Income Inequality, Round Two
David Weinberger /
This is part two in a debate with liberal blogger Tim Mitchell on whether income inequality is a problem. In part one I laid out why income inequality isn’t a problem. In this post I refute arguments made in part one by Mr. Mitchell. For part two from Mr. Mitchell, click here.
In a recent post arguing that income inequality is a problem, Mr. Mitchell charges that “most American households have seen little gain in income in the last three decades despite rising productivity growth.”
He contends that from 1947-1973 there was “broad-based prosperity” because “incomes of virtually all Americans grew at around 2.5% annually.” Furthermore, he asserts, “income growth in the 1970s and 1980s was hardly noticeable and was actually negative for 60% of the population during the Bush years.”
He provides statistics from the Census Bureau and from the Piketty-Saez study to conclude that low- and middle-income earners have been left behind by the rising tide the rich have experienced over the past few decades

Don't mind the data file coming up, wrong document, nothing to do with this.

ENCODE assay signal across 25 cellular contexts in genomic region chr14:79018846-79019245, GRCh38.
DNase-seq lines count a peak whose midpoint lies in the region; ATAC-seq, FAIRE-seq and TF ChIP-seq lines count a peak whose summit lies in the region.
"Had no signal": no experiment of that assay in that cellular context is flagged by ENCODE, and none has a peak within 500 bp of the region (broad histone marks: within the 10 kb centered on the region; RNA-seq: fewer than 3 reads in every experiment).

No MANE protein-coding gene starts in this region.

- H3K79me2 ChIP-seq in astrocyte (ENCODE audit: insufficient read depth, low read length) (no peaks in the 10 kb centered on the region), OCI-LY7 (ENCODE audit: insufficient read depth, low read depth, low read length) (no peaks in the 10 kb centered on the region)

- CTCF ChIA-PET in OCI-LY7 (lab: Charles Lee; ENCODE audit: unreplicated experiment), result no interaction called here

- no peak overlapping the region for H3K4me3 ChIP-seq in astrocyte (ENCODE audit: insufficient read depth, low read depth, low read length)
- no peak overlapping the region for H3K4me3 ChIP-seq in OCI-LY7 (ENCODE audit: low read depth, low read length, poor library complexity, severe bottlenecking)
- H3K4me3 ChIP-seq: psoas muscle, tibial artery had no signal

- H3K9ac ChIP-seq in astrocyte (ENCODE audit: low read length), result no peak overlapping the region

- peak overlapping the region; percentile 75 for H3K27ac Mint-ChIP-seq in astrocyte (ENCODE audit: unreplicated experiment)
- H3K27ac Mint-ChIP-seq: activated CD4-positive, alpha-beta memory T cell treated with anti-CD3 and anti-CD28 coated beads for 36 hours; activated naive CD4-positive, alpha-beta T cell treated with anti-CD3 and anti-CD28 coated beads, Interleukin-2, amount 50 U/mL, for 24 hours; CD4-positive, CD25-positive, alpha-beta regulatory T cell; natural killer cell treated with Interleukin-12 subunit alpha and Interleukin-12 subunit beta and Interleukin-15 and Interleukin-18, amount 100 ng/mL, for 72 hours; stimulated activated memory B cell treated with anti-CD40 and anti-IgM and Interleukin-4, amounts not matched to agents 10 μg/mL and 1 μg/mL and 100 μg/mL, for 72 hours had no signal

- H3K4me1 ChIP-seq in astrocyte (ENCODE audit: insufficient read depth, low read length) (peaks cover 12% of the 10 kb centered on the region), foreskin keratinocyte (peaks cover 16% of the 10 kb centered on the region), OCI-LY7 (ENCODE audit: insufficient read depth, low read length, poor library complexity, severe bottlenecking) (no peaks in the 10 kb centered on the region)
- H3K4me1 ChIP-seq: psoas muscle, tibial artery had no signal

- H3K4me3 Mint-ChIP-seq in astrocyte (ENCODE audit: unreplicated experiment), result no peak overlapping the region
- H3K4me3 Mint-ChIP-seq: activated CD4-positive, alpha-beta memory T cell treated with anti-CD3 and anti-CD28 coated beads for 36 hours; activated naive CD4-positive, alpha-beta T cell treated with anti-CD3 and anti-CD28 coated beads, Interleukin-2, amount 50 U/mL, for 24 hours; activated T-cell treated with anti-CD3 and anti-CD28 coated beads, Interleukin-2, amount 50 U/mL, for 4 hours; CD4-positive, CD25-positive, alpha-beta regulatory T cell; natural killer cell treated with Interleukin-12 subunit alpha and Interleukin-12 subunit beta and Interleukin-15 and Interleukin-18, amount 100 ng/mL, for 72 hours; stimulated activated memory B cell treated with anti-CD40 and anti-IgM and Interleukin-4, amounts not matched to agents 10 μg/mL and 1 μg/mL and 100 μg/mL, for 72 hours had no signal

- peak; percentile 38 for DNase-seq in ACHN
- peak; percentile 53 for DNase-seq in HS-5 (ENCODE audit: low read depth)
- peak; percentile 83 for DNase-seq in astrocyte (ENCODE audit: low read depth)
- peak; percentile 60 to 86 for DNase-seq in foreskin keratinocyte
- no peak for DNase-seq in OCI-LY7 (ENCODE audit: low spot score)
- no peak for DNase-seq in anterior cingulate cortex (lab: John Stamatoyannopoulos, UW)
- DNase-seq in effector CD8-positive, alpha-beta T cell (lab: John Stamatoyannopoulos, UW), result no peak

In his first few paragraphs, the income figures provided from the Census Bureau lead one to believe that lower- and middle-income earners have indeed been stagnant or even losing. However, as I pointed out in my original post, those income statistics don’t include benefits: pension, health insurance or subsidies (food stamps, the Earned Income Tax Credit (EITC), public housing, school lunch programs, Medicare, Medicaid, etc.). (more…)